Advantageously, the improved integrity of this seal assures that consistent flow is provided through the trap. This serves to increase the trapping efficiency of the apparatus.
Still other objects of the present invention will become readily apparent to those skilled in this art from the following description wherein there is shown and described a preferred embodiment of this invention, simply by way of illustration of one of the modes best suited to carry out the invention. As it will be realized, the invention is capable of other different embodiments, and its several details are capable of modifications in various, obvious aspects all without departing from the invention. Accordingly, the drawing and descriptions will be regarded as illustrative in nature and not as restrictive.
The accompanying drawing incorporated in and forming a part of the specification, illustrates several aspects of the present invention, and together with the description serves to explain the principles of the invention. In the drawing:
FIG. 1 is a top plan partially schematic view of the volatile collection apparatus of the present invention;
FIG. 2 is a partially broken away end elevational view of the apparatus of the present invention showing a temperature control jacket surrounding the environmental chamber;
FIG. 3 is an exploded, partly cross-sectional view of the vessel and vapor passage adapter of a collection trap module of the present invention;
FIG. 4 shows two of the collection trap modules of the present invention connected together in series; and
FIG. 5 is a detailed end perspective view showing the O-ring gasket and grooved end of the vapor collection adapter in which the O-ring seats.
Reference will now be made in detail to the present preferred embodiment of the invention, an example of which is illustrated in the accompanying drawing.
Reference is now made to FIGS. 1 and 2 showing the apparatus 10 of the present invention for utilization in the collection of volatiles emitted from a test sample S. The invention is being described with respect to the collection of volatiles from a test sample undergoing soil photolysis studies. It should be appreciated, however, that the invention in its broader aspects is not limited to such a specific application, but is being shown in this manner only for purposes of illustration.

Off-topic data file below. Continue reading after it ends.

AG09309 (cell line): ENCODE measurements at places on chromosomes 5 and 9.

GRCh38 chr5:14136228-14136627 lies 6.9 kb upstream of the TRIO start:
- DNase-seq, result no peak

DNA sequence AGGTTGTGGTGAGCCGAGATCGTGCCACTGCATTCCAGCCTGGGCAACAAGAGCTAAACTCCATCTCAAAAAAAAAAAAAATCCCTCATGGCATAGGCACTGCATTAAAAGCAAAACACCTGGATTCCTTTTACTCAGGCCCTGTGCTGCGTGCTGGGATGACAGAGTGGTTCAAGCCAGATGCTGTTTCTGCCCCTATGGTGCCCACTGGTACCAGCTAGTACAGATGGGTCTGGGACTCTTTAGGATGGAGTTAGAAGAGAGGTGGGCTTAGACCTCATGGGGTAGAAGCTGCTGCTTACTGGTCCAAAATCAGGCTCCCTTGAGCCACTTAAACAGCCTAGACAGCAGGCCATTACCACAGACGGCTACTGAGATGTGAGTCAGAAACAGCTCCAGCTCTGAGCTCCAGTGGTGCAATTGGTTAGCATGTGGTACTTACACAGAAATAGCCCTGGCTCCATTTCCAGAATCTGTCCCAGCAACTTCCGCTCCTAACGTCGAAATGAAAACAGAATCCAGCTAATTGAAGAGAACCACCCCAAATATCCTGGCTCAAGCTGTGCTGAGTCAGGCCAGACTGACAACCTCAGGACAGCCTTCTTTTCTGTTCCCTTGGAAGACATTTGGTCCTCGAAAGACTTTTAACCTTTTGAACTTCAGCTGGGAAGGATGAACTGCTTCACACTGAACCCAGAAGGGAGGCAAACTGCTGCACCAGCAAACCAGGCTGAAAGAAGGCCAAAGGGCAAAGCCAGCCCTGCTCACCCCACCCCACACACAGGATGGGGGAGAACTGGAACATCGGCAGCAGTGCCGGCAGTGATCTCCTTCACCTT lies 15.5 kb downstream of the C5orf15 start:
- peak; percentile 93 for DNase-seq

As shown in FIGS. 1 and 2, the apparatus includes a housing 12 constructed of, for example, stainless steel. Formed in the housing is an environmental chamber 14. The chamber 14 is especially adapted to hold a series of containers such as Petri dishes 16. As shown, each dish 16 includes a layer of soil and test sample S. For example, soil from the area in which a pesticide is to be utilized is passed through a 2 mm sieve, then air dried and sterilized. Approximately 3.1 gm of the soil is then added to each 50 mm dish 16. This soil is then made into a slurry by the addition of 3 ml of sterile distilled water. The slurry is then allowed to air dry, thereby forming a layer on the bottom of each dish 16 having a thickness of approximately 0.5 mm.
The soil surface area of each dish 16 is approximately 19.6 cm2 or 4.8×10-7 acres. An amount of pesticide test sample S equivalent to that applied to this size area when used properly in the environment is then applied to the soil in each dish 16. The dishes 16 are then placed in the environmental chamber 14.
The housing 12 rests on a stand 15 that allows the angular orientation of the housing to be adjusted so that the dishes 16 are held on a plane substantially perpendicular to the sun. This ensures that the radiation of the sun directly impinges on the entire surface of the soil and test sample S held in each dish 16.